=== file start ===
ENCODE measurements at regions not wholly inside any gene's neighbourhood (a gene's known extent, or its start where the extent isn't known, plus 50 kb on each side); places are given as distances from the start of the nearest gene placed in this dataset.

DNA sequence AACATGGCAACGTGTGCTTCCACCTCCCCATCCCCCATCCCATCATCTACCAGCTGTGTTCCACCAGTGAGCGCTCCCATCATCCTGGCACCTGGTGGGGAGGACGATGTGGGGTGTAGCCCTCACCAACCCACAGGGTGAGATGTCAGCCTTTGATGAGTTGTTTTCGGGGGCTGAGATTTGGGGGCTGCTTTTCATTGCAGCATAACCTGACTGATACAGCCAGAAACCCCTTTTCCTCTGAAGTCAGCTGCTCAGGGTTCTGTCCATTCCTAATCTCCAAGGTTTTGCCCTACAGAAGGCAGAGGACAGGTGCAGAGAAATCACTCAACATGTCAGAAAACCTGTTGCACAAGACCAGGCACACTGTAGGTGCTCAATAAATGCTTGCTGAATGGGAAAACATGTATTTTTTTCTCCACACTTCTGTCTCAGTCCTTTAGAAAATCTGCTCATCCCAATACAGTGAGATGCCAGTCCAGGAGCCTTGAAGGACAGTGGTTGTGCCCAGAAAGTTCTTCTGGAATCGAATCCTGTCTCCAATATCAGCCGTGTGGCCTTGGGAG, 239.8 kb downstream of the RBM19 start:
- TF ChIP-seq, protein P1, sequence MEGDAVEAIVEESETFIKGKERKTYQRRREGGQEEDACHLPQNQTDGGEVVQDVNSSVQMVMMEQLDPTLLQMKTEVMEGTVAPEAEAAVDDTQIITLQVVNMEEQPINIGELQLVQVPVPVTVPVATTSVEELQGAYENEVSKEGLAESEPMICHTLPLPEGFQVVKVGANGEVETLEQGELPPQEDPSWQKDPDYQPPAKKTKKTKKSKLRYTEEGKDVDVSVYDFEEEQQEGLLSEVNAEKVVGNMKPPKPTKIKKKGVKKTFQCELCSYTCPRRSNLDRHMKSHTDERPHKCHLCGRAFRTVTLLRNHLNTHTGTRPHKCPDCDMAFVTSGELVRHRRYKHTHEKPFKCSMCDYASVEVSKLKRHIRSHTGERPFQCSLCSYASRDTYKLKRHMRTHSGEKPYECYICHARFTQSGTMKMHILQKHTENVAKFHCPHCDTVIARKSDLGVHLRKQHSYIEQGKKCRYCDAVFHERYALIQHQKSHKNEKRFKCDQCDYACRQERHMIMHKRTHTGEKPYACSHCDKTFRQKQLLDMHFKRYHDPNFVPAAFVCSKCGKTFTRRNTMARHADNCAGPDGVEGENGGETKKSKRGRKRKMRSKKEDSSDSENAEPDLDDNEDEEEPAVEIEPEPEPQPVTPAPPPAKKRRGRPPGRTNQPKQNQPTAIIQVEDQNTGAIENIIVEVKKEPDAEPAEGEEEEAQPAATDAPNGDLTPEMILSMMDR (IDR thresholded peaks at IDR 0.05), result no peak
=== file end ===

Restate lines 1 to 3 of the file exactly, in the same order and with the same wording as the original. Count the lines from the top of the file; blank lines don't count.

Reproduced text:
ENCODE measurements at regions not wholly inside any gene's neighbourhood (a gene's known extent, or its start where the extent isn't known, plus 50 kb on each side); places are given as distances from the start of the nearest gene placed in this dataset.

DNA sequence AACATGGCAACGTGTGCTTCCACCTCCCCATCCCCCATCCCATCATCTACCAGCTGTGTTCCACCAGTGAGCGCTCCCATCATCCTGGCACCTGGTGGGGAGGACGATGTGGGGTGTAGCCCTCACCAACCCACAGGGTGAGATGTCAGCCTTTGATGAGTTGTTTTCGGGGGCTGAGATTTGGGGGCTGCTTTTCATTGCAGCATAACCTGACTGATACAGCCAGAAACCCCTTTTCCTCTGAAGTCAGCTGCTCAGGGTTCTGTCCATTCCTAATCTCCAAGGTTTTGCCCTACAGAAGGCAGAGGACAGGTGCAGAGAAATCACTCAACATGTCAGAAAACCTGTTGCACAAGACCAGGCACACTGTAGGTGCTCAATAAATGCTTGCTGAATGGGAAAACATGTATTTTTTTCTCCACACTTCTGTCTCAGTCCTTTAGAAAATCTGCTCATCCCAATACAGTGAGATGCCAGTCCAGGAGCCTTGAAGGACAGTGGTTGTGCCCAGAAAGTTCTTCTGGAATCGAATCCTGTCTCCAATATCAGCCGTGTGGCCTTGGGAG, 239.8 kb downstream of the RBM19 start:
- TF ChIP-seq, protein P1, sequence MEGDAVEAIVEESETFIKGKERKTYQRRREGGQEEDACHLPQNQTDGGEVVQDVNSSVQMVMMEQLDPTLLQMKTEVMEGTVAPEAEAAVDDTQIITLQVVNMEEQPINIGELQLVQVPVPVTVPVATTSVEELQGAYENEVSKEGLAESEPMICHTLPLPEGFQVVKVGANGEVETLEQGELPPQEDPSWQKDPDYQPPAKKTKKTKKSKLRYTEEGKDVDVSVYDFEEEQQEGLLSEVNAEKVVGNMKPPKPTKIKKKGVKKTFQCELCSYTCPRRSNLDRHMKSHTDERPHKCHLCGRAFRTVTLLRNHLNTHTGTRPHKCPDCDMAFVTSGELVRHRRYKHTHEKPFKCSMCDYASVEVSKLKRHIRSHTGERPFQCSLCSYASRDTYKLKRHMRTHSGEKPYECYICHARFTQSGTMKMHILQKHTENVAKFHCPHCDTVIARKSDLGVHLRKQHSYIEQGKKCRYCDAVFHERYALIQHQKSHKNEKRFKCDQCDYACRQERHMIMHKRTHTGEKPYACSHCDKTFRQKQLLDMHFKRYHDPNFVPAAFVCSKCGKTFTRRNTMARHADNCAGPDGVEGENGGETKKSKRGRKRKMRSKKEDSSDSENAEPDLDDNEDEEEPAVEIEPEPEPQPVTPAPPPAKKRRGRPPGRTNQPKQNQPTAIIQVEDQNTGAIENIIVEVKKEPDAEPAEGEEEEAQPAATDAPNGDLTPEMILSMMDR (IDR thresholded peaks at IDR 0.05), result no peak